Abstract

Hyperventilation reliably provokes seizures in patients diagnosed with absence epilepsy. Despite this predictable patient response, the mechanisms that enable hyperventilation to powerfully activate absence seizure-generating circuits remain entirely unknown. By utilizing gas exchange manipulations and optogenetics in the WAG/Rij rat, an established rodent model of absence epilepsy, we demonstrate that absence seizures are highly sensitive to arterial carbon dioxide, suggesting that seizure-generating circuits are sensitive to pH. Moreover, hyperventilation consistently activated neurons within the intralaminar nuclei of the thalamus, a structure implicated in seizure generation. We show that intralaminar thalamus also contains pH-sensitive neurons. Collectively, these observations suggest that hyperventilation activates pH-sensitive neurons of the intralaminar nuclei to provoke absence seizures.

Data availability

All data generated or analysed during this study are included in the manuscript and corresponding data tables. We have also deposited our raw datasets for each figure with Dryad are accessible at the following URL: https://doi.org/10.5061/dryad.zcrjdfncm.

The following data sets were generated

Article and author information

Author details

  1. Kathryn A Salvati

    Department of Pharmacology, University of Virginia, Charlottesville, United States
    For correspondence
    kathryn.salvati@ucsf.edu
    Competing interests
    The authors declare that no competing interests exist.
  2. George MPR Souza

    Department of Pharmacology, University of Virginia, Charlottesville, United States
    Competing interests
    The authors declare that no competing interests exist.
  3. Adam C Lu

    Department of Pharmacology, University of Virginia, Charlottesville, United States
    Competing interests
    The authors declare that no competing interests exist.
  4. Matthew L Ritger

    Department of Pharmacology, University of Virginia, Charlottesville, United States
    Competing interests
    The authors declare that no competing interests exist.
  5. Patrice Guyenet

    Department of Pharmacology, University of Virginia, Charlottesville, United States
    Competing interests
    The authors declare that no competing interests exist.
  6. Stephen B Abbott

    Department of Pharmacology, University of Virginia, Charlottesville, United States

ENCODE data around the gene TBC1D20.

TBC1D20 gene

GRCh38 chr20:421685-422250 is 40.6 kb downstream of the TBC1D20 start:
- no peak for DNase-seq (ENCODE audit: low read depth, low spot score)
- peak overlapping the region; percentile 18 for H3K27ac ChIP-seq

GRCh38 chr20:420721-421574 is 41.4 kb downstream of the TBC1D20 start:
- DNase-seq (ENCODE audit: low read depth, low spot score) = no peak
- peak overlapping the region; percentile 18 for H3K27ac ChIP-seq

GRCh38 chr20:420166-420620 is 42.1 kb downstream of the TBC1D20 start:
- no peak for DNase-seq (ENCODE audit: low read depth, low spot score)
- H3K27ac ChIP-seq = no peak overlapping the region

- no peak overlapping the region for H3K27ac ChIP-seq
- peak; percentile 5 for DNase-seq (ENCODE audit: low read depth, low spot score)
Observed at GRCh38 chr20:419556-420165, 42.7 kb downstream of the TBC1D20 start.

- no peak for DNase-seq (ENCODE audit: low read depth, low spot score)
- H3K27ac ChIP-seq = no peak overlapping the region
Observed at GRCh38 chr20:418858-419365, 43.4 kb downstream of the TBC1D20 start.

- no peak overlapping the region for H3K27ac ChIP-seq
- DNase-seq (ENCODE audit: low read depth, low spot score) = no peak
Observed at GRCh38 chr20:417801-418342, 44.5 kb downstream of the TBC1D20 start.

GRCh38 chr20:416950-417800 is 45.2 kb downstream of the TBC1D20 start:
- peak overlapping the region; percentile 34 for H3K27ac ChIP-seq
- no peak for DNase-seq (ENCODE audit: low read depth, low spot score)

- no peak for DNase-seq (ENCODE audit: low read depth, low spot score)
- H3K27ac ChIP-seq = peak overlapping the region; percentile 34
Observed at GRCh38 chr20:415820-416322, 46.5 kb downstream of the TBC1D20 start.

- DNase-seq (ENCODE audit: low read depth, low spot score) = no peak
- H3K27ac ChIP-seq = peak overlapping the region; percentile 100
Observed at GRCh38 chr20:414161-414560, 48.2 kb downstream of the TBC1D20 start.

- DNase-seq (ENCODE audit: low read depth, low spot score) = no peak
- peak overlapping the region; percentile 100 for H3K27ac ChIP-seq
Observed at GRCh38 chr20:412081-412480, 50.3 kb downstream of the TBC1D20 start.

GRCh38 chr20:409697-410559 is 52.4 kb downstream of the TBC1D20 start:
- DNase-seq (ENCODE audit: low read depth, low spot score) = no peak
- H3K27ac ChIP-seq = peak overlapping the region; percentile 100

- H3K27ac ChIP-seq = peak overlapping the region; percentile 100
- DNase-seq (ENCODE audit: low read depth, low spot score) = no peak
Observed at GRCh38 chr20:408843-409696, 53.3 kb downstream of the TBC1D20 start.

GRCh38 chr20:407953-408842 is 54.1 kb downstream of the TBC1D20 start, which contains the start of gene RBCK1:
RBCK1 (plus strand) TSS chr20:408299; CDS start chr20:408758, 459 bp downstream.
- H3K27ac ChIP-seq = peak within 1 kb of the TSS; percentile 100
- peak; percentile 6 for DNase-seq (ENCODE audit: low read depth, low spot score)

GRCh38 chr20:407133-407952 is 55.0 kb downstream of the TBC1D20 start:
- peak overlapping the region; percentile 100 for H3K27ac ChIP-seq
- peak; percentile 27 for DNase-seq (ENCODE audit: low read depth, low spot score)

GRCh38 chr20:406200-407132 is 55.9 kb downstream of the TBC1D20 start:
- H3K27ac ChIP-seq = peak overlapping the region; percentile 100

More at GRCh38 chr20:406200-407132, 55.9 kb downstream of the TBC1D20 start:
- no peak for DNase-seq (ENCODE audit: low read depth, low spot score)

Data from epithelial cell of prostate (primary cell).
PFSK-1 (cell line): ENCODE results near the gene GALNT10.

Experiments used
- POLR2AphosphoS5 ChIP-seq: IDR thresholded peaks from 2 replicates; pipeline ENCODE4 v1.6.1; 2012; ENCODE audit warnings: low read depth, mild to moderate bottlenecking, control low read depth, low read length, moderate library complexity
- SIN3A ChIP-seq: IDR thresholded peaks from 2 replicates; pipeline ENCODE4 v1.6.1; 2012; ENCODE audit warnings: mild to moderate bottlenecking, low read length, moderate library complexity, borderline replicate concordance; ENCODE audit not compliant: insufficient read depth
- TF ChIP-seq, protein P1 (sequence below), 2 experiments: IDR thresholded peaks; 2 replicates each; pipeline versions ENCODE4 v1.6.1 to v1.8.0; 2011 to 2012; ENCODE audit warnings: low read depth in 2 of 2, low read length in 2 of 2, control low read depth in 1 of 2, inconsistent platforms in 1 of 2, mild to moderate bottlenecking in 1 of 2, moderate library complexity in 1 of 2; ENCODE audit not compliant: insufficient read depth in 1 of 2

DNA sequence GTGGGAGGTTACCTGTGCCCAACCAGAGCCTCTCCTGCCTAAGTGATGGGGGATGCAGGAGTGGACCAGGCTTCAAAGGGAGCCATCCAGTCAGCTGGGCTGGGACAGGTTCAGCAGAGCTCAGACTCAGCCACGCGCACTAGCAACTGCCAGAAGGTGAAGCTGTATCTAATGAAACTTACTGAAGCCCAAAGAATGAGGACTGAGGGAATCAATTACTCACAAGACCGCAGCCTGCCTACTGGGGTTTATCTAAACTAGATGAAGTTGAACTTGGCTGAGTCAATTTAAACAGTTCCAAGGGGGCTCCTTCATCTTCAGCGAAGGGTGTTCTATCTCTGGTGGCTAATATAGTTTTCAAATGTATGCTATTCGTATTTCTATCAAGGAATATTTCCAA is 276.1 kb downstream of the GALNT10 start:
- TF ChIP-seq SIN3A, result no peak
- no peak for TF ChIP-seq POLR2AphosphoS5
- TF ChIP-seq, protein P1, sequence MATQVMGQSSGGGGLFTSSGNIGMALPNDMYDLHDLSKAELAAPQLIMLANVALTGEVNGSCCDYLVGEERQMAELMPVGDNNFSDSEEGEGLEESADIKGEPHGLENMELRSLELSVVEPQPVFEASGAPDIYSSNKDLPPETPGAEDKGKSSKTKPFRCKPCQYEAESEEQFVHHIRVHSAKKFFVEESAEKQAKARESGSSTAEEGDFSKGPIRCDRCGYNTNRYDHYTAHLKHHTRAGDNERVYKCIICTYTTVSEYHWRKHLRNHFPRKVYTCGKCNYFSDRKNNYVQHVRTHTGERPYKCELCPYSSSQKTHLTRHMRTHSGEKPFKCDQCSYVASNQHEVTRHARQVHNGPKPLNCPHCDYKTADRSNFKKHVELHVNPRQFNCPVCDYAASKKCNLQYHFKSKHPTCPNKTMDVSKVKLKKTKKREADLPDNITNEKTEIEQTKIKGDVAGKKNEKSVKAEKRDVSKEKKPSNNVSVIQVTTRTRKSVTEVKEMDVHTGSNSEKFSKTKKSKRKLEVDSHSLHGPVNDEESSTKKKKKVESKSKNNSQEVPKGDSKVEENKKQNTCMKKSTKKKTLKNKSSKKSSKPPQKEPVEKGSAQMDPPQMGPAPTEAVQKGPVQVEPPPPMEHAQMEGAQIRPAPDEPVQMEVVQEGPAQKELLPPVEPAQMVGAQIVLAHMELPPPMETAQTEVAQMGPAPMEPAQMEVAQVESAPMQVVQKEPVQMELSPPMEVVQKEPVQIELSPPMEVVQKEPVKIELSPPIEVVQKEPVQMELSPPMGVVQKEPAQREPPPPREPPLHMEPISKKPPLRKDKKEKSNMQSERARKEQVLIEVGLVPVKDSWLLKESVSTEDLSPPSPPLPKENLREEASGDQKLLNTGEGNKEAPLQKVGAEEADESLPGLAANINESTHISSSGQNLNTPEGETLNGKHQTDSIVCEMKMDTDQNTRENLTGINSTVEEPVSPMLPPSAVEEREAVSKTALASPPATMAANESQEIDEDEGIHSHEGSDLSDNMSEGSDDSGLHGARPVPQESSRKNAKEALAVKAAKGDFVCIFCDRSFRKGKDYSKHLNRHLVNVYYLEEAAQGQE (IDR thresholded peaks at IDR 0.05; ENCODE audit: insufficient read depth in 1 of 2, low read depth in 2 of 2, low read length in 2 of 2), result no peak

Competing interests
    The authors declare that no competing interests exist.
    ORCID icon "This ORCID iD identifies the author of this article:" 0000-0003-1244-3637
  7. Mark P Beenhakker

    Department of Pharmacology, University of Virginia, Charlottesville, United States
    For correspondence
    markbeen@virginia.edu
    Competing interests
    The authors declare that no competing interests exist.
    ORCID icon "This ORCID iD identifies the author of this article:" 0000-0002-4541-0201

Funding

National Institute of Neurological Disorders and Stroke (R01NS099586)

  • Mark P Beenhakker

National Institute of Neurological Disorders and Stroke (R56NS099586)

  • Mark P Beenhakker

The funders had no role in study design, data collection and interpretation, or the decision to submit the work for publication.

Ethics

Animal experimentation: All procedures conformed to the National Institutes of Health Guide for Care and Use ofLaboratory Animals and were approved by the University of Virginia Animal Care and UseCommittee (protocol #3892).

Reviewing Editor

  1. Joseph G Gleeson, Howard Hughes Medical Institute, The Rockefeller University, United States

Version history

  1. Received: August 8, 2021
  2. Preprint posted: August 15, 2021 (view preprint)
  3. Accepted: January 3, 2022
  4. Accepted Manuscript published: January 4, 2022 (version 1)
  5. Version of Record published: February 21, 2022 (version 2)

Copyright

© 2022, Salvati et al.

This article is distributed under the terms of the Creative Commons Attribution License permitting unrestricted use and redistribution provided that the original author and source are credited.

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  1. Kathryn A Salvati
  2. George MPR Souza
  3. Adam C Lu
  4. Matthew L Ritger
  5. Patrice Guyenet
  6. Stephen B Abbott
  7. Mark P Beenhakker
(2022)
Respiratory alkalosis provokes spike-wave discharges in seizure-prone rats
eLife 11:e72898.
https://doi.org/10.7554/eLife.72898

Share this article

https://doi.org/10.7554/eLife.72898

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